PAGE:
It is usually in more localised situations where the existence of the covenant may be well known to the original buyer and seller or their respective successors that there is more likely to be a risk of attempts to enforce the covenant. By virtue of a quirk with Land Registry practice, although the covenant is flagged up in the title registers for the land or property burdened by the covenant nevertheless the right to enforce it (often in the hands of a neighbour) is not recorded by the Land Registry on the neighbours title registers.

In such a situation it would often take a land owner who is not risk averse to take a course of action eg: start building a house in breach of a covenant without coming to terms with the party with the right to enforce. In such a situation the savvy land owner wishing to build a property or to take some other course of action in breach of covenant will be well advised to come to an agreement with the party with the right to enforce the covenant as there are two basic remedies open to the would be enforcer in such situations ie:

  1. To seek a Court Order blocking building work or whatever action is being carried out in breach of covenant and/or
  2. Seek an award of monetary damages reflecting the loss to the enforcer. Even when there is no obvious loss of outlook or amenity to the “enforcer” courts have awarded compensation reflecting the enforcers expectation to receive a ransom payment from the party in breach

From the point of view of the would be enforcer ie: the person who imposed the covenant or the person who now owns his land any attempt to enforce the covenant is likely to require very swift action as the Courts are unlikely to be sympathetic to an enforcer who allows his neighbour to spend substantial sums in getting Planning Permission and then starting building before taking enforcement action. Any would be enforcer in such a situation would need to take very urgent legal advice. It has to be emphasised that covenants and their enforcement are private rights between individual land owners whether people or companies. The existence of an anti-development covenant, for instance, does not entitle a Planning Authority or planning objectors to rely on its existence to block development. This is a remedy available only to the land owner who either imposed the covenant and kept nearby land or his successor.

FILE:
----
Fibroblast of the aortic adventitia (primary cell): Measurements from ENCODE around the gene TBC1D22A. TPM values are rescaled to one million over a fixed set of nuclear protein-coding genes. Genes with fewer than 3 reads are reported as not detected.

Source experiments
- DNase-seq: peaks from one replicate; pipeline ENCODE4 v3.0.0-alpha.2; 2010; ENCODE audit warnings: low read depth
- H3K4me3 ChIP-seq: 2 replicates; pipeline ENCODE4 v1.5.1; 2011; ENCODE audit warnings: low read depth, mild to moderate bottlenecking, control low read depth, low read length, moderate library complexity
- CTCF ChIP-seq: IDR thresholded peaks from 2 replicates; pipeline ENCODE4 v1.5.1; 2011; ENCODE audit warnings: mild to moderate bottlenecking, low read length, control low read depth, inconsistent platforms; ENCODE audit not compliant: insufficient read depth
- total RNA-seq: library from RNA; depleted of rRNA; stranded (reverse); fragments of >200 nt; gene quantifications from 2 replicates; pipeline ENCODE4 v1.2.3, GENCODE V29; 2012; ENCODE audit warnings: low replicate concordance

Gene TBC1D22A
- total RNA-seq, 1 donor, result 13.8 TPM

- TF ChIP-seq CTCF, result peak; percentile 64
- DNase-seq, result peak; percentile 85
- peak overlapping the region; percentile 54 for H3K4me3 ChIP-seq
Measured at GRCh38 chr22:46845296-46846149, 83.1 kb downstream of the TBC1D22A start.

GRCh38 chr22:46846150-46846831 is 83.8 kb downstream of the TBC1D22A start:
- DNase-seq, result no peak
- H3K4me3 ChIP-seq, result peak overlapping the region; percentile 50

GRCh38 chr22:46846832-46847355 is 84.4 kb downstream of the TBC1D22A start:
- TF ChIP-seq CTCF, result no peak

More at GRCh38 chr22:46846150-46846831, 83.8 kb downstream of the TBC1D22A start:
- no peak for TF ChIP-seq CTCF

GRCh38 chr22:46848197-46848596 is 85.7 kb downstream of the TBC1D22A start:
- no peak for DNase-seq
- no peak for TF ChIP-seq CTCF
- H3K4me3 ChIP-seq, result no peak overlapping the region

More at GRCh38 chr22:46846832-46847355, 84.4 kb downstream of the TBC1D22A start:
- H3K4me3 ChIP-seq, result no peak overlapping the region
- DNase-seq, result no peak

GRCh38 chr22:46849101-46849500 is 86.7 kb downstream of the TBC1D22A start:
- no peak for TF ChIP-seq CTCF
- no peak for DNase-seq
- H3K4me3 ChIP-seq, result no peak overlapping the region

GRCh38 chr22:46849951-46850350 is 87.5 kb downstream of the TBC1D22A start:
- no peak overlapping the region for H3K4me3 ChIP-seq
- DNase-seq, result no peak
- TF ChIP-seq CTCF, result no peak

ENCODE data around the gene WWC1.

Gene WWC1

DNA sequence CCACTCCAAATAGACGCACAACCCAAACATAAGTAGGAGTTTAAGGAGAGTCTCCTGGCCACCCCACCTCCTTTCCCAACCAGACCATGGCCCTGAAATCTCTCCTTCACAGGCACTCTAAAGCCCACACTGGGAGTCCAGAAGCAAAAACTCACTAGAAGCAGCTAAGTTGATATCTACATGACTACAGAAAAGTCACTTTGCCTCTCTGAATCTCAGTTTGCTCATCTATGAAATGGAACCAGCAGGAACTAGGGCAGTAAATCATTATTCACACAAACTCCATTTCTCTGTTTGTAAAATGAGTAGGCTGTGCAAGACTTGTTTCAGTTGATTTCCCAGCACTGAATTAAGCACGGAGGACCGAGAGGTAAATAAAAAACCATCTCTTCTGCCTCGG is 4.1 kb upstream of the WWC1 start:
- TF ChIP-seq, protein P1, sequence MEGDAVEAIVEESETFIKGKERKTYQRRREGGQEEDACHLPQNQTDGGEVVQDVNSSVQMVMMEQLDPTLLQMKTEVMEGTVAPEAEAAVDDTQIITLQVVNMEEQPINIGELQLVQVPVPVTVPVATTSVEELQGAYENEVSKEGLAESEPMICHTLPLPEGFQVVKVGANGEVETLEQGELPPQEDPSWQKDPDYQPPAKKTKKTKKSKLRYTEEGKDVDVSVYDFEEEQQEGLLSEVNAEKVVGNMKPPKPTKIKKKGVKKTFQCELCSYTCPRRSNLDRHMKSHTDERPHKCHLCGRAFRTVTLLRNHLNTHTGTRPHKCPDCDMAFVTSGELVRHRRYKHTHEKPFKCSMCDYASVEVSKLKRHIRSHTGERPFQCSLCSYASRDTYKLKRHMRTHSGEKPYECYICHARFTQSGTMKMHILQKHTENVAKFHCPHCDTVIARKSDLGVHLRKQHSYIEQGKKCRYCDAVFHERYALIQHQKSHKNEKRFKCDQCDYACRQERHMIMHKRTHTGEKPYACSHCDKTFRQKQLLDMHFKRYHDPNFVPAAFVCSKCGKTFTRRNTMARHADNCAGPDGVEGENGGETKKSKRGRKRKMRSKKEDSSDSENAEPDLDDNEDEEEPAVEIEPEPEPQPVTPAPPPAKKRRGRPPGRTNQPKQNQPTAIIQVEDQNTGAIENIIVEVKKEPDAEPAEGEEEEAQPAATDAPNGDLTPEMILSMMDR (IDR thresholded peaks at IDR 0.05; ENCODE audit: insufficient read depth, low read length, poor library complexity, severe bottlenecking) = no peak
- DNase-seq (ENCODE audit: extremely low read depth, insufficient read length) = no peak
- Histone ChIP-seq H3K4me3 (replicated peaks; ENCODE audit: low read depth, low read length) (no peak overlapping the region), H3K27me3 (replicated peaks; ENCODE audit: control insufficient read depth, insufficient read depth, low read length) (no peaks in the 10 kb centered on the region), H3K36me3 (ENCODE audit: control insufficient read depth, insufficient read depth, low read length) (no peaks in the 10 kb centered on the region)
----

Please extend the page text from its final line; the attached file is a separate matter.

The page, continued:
Indemnity Insurance is usually available where there has already been a breach of covenant without any enforcement action taking place. It is usually not available where the landowner proposes to take a course of action in advance or in prospect to breach the covenant. Having said this some insurance underwriters are prepared to offer cover in such situations where in reality the situation is one of a gamble rather than insurance.

The more clued up property Lawyers are aware that even when covenants are recorded at the Land Registry, if they are particularly old ie: even up to the 1950’s it is always worth carrying out a check with a body called the Land Charges Department to see whether the covenants were properly registered with the Department in the first place as it is not unknown for would be enforcers to “bite the dust” when it is realised that the covenants are not properly registered with the Land Charges Department in the first place and did not get to be properly considered when ownership was first registered at the Land Registry.

As ever whether you are encumbered by a covenant or think you have the right to enforce it, please take expert legal advice in advance of any course of action covered by the wording of the covenant.

 

For further information, please contact Michael Setter in the Property department on 01616 202405 or email michaelsetter@wbw.co.uk. WBW Solicitors has nine offices across the South West in Newton Abbot, Bovey Tracey, Torquay, Paignton, Exeter, Launceston, Exmouth, Sidmouth and Honiton.

This article is for general information only and does not constitute legal or professional advice. Please note that the law may have changed since this article was published.